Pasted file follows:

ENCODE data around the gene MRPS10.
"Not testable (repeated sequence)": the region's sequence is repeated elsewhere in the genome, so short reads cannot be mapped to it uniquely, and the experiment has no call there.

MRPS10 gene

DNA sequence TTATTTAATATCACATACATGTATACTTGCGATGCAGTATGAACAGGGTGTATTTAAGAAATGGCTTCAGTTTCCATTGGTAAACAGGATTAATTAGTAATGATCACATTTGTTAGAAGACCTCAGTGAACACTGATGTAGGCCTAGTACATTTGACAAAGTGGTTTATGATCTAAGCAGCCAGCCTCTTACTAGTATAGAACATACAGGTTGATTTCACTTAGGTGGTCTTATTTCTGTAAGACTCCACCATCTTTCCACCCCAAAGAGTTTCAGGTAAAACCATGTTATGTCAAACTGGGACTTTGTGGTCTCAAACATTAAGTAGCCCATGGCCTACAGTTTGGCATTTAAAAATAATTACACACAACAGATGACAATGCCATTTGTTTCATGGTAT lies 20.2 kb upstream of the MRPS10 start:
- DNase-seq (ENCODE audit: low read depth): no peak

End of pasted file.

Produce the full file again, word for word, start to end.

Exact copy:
ENCODE data around the gene MRPS10.
"Not testable (repeated sequence)": the region's sequence is repeated elsewhere in the genome, so short reads cannot be mapped to it uniquely, and the experiment has no call there.

MRPS10 gene

DNA sequence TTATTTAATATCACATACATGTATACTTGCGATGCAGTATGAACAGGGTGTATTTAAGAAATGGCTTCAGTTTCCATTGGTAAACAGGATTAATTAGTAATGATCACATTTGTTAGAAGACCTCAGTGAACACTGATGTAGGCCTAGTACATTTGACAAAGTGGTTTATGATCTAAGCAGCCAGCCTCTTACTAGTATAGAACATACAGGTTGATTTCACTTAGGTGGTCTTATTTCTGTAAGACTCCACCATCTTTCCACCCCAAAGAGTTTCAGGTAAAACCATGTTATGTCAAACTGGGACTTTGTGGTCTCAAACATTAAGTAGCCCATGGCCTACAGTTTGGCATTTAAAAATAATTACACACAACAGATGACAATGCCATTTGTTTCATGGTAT lies 20.2 kb upstream of the MRPS10 start:
- DNase-seq (ENCODE audit: low read depth): no peak